Sunday, July 28, 2013

The Life Of The Spirit Is Solitary, Although I Experience My Existence In The Plural

One of the most often asked questions subscribers write to me is about some form of:
  • ·      How do I determine what to do with events or persons that I think are wrong?
  • ·      If my perception of this world is illusionary, why bother with anything?
  • ·      How do I learn how I’m to get upset with events or personalities that occur and still maintain my spiritual balance?  
  • ·      To maintain spiritual balance, do I simply remain oblivious to the events of the world?  Keep my spiritual head in the sand?
  • ·      My instinctive reaction/response is generally judgmental and I certainly don’t want to become my “own worst enemy” – that is, become as hateful and fearful and prejudiced as those I consider my opposition? 

I had quite a few responses to last week’s post about my spiritual reflections on the Zimmerman trial that were asking or arguing this very type of questioning.
These kinds of questions have always been very difficult for me to answer partly because these are questions I ask myself so often. I usually end up answering that we are to be IN this world without being OF this world. I truly believe this is a personal decision and the decision I make today, may not be applicable tomorrow. My decision will change, morph, and evolve. It is not a “once and done” decision.
A friend and subscriber sent me a copy of a recent article from the Unitarian Universalist UU World Magazine. It was an article in the Summer 2013 issue written by Rev. Victoria Safford, the pastor of the White Bear UU Church in Mahtomedi, MN. The article was entitled Bound in Covenants – Congregational Covenants are Declarations in Interdependence. She made the following statement, which resonated greatly with me:
… To what larger love, to what people-principles, values, and dreams shall we be committed? To whom, to what, are we accountable?...How do I decide which beautiful, clumsy, and imperfect institutions will carry and hold…. my ‘name, hand, and heart?’ The life of the spirit is solitary, but our answers to these questions call us to speak, call us to live, in the plural.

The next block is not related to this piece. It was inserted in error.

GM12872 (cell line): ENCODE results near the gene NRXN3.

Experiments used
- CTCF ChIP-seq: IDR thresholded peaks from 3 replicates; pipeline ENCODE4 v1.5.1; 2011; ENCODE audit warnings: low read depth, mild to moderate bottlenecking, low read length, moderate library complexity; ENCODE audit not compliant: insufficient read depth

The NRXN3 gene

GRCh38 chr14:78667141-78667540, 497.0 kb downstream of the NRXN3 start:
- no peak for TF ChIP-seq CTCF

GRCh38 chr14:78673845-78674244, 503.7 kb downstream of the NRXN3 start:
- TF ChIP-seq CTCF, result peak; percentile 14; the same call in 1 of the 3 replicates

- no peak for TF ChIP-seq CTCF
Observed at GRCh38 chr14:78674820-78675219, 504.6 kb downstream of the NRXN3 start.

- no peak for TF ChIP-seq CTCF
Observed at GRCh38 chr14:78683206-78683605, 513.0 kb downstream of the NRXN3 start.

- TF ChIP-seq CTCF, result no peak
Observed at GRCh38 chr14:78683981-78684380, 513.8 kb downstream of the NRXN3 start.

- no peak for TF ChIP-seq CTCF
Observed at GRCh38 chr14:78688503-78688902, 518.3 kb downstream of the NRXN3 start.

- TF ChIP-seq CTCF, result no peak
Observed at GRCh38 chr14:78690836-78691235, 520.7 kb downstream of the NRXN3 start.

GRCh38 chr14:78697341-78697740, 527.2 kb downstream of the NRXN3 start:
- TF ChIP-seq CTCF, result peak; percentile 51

What a great statement: The life of the spirit is solitary, although I experience my existence in the plural.
I remembered the tale of a Scottish minister who visited an older man who had stopped coming to church. As the two men talked in front of the old man’s fireplace, the minister gently took the tongs and pulled a glowing ember from the fire and moved it a little ways onto the hearth. Slowly its glow began to dim. He moved the ember back towards the fire and it began to brighten. No words were said. The old man finally announced he got the message. He was in the congregation that week.
My spiritual journey is solitary, although I experience my existence in the plural.
This is very true of my association with Alcoholics Anonymous. I could not live without that group’s support. It is also true about my study group of A Course in Miracles. Both of these groups – and the level of trust I have in them to be as personally honest as possible – keep me grounded and help me keep my ego in check. The level of my serenity is directly proportional to my honest involvement in these 2 groups. I will always surrender my ego to the group, because without that communal support I will die – spiritually and, perhaps, physically.
AA members state this reality in several ways: A lack of serenity is directly proportional to the quality of a spiritual life. Or: Use the degree of your anxiety to measure your distance from God: The greater the anxiety, the greater the distance.
My spiritual journey and my spiritual realities are mine alone. I am not, however, a solitary being. While I am experiencing a human existence, I am not a solo act. I am in community with others – biologically, socially, occupationally, politically, and geographically.  I am an O’Dell. In short, I am a brother, a father, a husband, an uncle, a grateful member of Alcoholics Anonymous, a student of A Course in Miracles, a political progressive, a Texas-Tennessee-American, an independent consultant and author. I attempt to be as gentle and understanding with others as I am with myself. I seem always to be able to find a reason that explains away my behavior, attitudes, prejudices and judgments. So, I look for reasons that will explain away someone else’s behavior, attitudes, prejudices and judgments.